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Psychiatry doctor continues family's PhD tradition; focuses on break-ups among emerging adults
Author: Corporate Communication and Marketing/Korporatiewe Kommunikasie en Bemarking [Alec Basson]
Published: 26/03/2024

​Coming from a bloodline of academic intellectuals, it was only a matter of time before Alberta (Berte) van der Watt of Paul Roux in the Eastern Free State would scale the heights of academic success. She obtained her doctorate in Psychiatry at Stellenbosch University's (SU) March graduation on Tuesday (26 March 2024).

What makes her achievement special is that it brings the Van der Watt family's crop of doctorates to four – not something one encounters every day. Both her parents, Gideon and Ronél, and her sister, Lize-Marié, have PhDs – Gideon in Theology, Ronél in Psychology and Lize-Marié in History. They are also all Matie alumni. Gideon and Ronél obtained their master's degree at SU and their doctorates at the University of the Free State.

“I feel very proud to be able to hold my family's name high. I also realise how incredibly blessed and privileged I was (and still am) to have been able to study," says Van der Watt, who is currently based at SU's Department of Psychiatry.

“I always jokingly referred to the 'Van der Watt PhD disease' and said I wasn't going to contract it, but well, here we are."

Van der Watt's parents say they are very proud of their daughter's achievement, especially her hard work and perseverance. They also greatly appreciate her supervisors and the Department of Psychiatry for the opportunities they created for her.AlbertavdWatt_7.jpg

According to Van der Watt, she was never under any pressure to also obtain a doctorate like the rest of her family.

“I've been blessed with wonderful parents who allowed me to find my own path, do my own thing. They were always very supportive. My family has been incredibly supportive of me, giving me advice on how to break the back of the work, how to deal with the politics of academia, and how to keep praying."

Van der Watt says her path to academia wasn't exactly straight forward.

“I actually wanted to be a Haute Couture designer and first did a three-year diploma (and one year internship) in fashion design, as well as short courses and diplomas in event and conference management, among others. Things didn't work out the way I had planned so I decided to go to university.

“After obtaining my master's degree in psychology, I left academia and ventured into project and construction management. But the academic bug bit again and I became the research assistant to Prof Soraya Seedat at our Department of Psychiatry, and the rest is history."

PhD research

In her research, Van der Watt looked at the emotional effects (specifically post-traumatic stress disorder) of crumbling love relationships on emerging adults. Emerging adults are 18–25 years old.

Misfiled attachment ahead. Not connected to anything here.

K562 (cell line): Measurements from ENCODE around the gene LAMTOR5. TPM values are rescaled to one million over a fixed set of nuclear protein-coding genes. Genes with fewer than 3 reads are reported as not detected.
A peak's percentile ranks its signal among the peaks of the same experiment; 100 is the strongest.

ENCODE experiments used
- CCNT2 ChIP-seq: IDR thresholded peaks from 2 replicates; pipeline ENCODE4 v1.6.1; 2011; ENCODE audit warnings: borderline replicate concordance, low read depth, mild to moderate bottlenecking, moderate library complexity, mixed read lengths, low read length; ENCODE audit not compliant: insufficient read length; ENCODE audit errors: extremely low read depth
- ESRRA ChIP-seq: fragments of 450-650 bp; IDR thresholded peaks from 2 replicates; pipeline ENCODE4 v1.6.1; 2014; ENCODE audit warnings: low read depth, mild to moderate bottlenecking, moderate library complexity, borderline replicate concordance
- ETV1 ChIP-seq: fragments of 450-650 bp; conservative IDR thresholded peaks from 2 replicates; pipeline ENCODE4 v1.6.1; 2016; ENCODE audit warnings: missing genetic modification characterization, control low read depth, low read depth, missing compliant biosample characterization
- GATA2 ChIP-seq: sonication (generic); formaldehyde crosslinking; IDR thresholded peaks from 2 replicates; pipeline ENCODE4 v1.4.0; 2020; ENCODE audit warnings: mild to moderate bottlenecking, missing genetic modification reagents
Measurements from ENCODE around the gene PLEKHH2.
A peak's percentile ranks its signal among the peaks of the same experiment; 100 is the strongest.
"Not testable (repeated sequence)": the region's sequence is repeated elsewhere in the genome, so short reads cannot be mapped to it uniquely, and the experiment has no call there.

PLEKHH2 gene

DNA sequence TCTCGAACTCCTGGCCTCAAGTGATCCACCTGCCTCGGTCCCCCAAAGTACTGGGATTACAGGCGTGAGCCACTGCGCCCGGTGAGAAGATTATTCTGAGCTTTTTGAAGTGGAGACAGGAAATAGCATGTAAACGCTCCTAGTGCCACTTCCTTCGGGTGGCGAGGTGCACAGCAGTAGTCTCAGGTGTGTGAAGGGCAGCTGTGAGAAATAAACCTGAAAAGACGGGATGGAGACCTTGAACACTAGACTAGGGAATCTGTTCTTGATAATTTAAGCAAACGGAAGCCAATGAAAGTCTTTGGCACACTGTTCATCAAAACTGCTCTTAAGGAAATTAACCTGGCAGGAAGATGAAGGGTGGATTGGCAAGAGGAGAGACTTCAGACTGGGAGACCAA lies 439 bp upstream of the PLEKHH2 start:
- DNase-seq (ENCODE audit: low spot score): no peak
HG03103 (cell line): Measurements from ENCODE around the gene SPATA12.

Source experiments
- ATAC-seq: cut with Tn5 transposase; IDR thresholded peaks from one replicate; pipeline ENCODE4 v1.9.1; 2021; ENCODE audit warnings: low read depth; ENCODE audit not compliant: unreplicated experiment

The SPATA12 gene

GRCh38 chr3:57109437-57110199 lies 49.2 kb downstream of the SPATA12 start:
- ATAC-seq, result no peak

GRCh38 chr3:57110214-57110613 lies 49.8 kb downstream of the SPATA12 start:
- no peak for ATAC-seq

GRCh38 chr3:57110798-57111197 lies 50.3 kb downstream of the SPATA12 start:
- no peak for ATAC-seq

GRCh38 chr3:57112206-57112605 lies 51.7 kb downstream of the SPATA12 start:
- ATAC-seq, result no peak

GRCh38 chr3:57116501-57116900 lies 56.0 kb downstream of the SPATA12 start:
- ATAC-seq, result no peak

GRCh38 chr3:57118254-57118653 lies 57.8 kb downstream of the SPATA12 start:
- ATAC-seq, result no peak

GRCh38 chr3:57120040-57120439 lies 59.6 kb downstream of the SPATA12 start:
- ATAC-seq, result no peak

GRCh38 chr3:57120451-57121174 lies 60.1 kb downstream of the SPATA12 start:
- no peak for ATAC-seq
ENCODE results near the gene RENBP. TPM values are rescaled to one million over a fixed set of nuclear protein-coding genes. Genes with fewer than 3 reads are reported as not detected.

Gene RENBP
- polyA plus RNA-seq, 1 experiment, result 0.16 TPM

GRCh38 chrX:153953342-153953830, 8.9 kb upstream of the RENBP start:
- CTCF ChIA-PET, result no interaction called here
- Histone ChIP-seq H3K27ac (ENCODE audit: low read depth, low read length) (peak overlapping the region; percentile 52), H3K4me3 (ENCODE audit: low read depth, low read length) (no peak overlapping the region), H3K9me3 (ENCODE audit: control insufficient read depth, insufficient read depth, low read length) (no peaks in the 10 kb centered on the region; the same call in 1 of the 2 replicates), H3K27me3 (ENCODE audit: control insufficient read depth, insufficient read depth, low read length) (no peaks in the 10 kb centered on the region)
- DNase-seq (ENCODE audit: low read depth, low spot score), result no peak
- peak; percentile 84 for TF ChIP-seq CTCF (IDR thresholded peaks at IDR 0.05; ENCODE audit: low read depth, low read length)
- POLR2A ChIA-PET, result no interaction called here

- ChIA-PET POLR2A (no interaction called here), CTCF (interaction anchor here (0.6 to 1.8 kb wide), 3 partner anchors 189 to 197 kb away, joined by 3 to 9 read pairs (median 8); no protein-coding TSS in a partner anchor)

She says research shows that these break-ups can be quite traumatic, causing symptoms similar to those seen after physical or sexual assault. The characteristics of these break-ups (for example, specific reasons why the relationship ended) can put emerging adults at greater risk of experiencing trauma.

“Recognising the traumatic nature of the associated experiences can help individuals to seek support and improve their mental wellbeing. The findings suggest that the use of trauma-focused treatments should be explored as potentially useful therapy to address the post-traumatic stress symptoms associated with crumbling romantic relationships among emerging adults."

Van der Watt says she had to process broken love relationships herself and the comments she received often made her feel as if her pain was not valid and her feelings were meaningless.

“As a result, the hurt, the break in confidence, the feeling of not being good enough was never truly dealt with. The emotional wound was only soothed, which makes people develop a distrust and an unhealthy attachment that has other negative consequences and can hinder future relationships. I realised there are so many other emerging adults who are going through exactly the same thing."

According to Van der Watt, her findings can help emerging adults avoid unhealthy attachment, stop the negative circle of bad relationships, and show more respect for their feelings.

“They are already under so much stress to find their way, find a career, find a life partner – if things don't work out, they need help and recognition of their feelings."

Future plans

Although she has already reached the pinnacle of academic success, Van der Watt wants to do another master's degree in clinical psychology and also combine clinical work and research.

“I desperately want to develop a trauma-attachment-oriented intervention for emerging adults struggling to cope with a break-up.

“I'm thinking specifically of a combination of long-term exposure therapy and rupture repair. For this, I need further education, especially in therapy."

Van der Watt describes herself as an open book. “My face has never been able to hide anything either." She says people are sometimes surprised when they hear she likes the German heavy metal band Rammstein.

Apart from her involvement in research projects in the Department of Psychiatry, Van der Watt is also a freelance editor.

When she has time for a break, Van der Watt goes to the gym, plays tennis or visits wine farms. She also enjoys board games, reading and watching television series.

  • Main photo: Dr Alberta (Berte) van der Watt at the graduation ceremony. Photo 1: Dr Alberta (Berte) van der Watt with her parents at the graduation ceremony. Photographer: Stefan Els